3. She’s not late

Your baby is well within normal range for not yet sitting or crawling, so again, stay this course and revel in it. Take photos, because his period will pass soon. Appreciate your wonderful little girl’s abilities without worry or wishing for more (because young children often sense our worries, and there really is no reason to worry).

Take a deep breath, relax, observe and you’ll learn fascinating things about your daughter while she reaps the many physical and psychological benefits of natural gross motor development.






Please share your comments and questions. I read them all and respond to as many as time will allow.

  1. Another wonderful post! I accidentally found your blog when my son was 3.5 months old. I was googling ways on making tummy time fun then. Thanks to your blog, I stopped giving him tummy time and just allowed him to move and develop in his own terms, he has been mobile (rolling, creeping/crawling) and happier since. He is 8.5 months now and has started to lounge on his side. Thank you janet for your blog. 🙂 how I wish though that there’s a rie community/class here so my son can play with other babies. He is interested in making friends but I don’t have friends with babies his age.

    1. Thanks, Laarni! Sounds like your baby is progressing beautifully. I wish you were near a RIE class, too! I’ve just “remodeled” the community forum on this page… If you register you’ll be able to view listings (from all over the world) from parents looking to meet other like-minded families for playdates. Please also start your own thread, especially if there isn’t one for your city. 🙂

  2. I think Janet covered this with “relax” but I still remember vividly the mix of exhaustion and possibly hormones that keep you from thinking about things rationally during the baby days, so I want to reiterate:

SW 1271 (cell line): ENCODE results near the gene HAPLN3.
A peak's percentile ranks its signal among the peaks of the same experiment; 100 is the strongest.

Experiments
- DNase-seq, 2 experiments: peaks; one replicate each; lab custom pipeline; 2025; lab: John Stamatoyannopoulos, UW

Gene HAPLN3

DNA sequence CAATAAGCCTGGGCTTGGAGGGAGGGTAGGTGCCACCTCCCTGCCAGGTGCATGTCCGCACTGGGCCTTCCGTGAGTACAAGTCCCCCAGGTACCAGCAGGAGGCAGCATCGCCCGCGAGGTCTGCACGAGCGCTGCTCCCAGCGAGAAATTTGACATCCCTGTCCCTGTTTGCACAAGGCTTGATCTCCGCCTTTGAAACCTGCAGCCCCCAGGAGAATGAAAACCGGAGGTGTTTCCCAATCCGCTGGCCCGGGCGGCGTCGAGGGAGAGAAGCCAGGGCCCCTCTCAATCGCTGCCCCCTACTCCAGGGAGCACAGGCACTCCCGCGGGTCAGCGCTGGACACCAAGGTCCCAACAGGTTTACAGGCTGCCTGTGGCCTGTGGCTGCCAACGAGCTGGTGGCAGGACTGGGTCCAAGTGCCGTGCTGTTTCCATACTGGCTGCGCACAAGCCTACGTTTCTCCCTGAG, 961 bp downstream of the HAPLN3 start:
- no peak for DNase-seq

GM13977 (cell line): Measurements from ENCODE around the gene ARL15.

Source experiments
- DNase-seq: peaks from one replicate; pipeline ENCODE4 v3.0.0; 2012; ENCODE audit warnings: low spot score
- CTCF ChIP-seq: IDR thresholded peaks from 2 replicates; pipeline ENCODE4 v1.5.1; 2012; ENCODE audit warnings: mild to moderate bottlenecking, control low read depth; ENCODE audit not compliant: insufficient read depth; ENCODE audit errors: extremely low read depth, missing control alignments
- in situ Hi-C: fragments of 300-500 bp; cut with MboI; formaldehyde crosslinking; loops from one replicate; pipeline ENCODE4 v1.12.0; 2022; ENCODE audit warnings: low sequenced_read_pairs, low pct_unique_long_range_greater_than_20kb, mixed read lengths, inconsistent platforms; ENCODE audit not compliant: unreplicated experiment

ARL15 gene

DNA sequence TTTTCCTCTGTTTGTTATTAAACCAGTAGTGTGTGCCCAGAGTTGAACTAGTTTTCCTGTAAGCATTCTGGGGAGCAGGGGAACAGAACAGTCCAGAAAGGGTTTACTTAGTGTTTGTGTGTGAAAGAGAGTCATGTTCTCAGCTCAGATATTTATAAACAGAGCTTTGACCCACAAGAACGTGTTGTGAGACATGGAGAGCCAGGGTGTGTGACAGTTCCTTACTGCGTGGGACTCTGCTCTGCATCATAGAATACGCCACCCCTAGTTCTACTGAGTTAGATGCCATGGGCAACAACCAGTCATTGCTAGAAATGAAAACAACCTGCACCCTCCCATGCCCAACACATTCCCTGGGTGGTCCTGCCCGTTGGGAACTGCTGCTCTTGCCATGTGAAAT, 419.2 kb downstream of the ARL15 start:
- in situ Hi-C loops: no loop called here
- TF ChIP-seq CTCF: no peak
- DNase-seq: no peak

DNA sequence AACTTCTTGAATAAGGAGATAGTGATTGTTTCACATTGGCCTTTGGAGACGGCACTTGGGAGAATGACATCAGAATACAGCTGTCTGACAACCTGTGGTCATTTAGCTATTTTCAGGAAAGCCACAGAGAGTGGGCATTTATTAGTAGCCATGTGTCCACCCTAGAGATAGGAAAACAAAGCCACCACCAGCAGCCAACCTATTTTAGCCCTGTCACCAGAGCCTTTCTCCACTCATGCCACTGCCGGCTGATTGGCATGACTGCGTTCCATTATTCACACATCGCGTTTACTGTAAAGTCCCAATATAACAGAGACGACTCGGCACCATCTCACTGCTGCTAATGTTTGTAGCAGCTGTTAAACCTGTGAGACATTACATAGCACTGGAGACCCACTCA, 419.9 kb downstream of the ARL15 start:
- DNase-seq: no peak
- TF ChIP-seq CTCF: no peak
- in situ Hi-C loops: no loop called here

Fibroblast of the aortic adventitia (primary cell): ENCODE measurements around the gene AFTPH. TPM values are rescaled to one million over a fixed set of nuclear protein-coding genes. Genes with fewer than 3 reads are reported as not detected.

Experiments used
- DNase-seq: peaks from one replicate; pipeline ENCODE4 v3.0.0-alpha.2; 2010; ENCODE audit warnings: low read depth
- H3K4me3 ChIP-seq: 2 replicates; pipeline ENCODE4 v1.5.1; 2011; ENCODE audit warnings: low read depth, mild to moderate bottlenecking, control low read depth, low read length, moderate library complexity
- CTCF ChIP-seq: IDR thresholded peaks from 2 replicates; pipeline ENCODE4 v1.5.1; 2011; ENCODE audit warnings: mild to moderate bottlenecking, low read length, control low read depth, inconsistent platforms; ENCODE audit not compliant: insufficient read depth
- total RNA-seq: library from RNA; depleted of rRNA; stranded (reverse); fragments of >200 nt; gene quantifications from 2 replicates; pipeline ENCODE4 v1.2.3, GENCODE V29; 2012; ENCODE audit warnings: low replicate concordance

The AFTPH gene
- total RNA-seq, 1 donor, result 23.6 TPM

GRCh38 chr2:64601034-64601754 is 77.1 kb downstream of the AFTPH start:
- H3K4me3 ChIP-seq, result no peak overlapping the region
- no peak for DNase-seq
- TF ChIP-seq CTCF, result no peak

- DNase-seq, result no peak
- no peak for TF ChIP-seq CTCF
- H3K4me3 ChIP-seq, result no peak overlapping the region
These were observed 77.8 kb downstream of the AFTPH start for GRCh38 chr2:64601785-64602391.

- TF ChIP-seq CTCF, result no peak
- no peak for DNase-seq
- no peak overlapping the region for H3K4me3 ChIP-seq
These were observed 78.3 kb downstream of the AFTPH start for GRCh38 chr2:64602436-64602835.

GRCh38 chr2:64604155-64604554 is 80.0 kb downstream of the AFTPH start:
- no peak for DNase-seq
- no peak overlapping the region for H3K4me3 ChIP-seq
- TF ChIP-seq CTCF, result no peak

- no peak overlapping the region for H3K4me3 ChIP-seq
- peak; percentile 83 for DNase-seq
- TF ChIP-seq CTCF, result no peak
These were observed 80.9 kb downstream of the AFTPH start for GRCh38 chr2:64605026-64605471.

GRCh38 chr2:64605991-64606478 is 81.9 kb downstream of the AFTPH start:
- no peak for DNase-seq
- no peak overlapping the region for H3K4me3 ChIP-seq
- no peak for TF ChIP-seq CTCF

You have not damaged your child. You have not wronged her or scarred her. Try not to worry too much about what you should be doing, or what she should be doing. You’re both going to be fine,

  3. Great advice Janet, there’s really no need to worry and you shouldn’t feel guilty.

    Best wishes, Alex

  4. I propped my daughter up in the early months as well (and felt guilty when I decided to blow off tummy time all together!) I discovered RIE when she was 4 months old and quickly made similar adjustments that Sheri (and Janet, of course) writes of to allow her to move freely in a safe space. She’s now nearing 2.5 years and I continue to marvel at her confidence and capable way of moving and being. Janet mentions the physical AND psychological benefits of allowing natural gross motor development–and I must say, I was focused more on the physical benefits, but it is such a huge added bonus that she so wise in and ABOUT her body now. Being with her, watching her play is so relaxing for me because she is confident in what she is doing and she makes safe choices for herself. I can see how this will continue to benefit her for her entire life.
    Just wanting to share, Sheri…it’s earlier than you think and the benefits of making these changes now will show themselves over and over as she grows. Enjoy! Your daughter is in such a fun phase.

    1. Sounds great! Thanks for sharing, Julie! Yes, the level of body-mind awareness children have when their motor abilities aren’t “interfered with” is remarkable. And it definitely makes for a much safer explorer and self-confident child.

  5. Barb Rude says: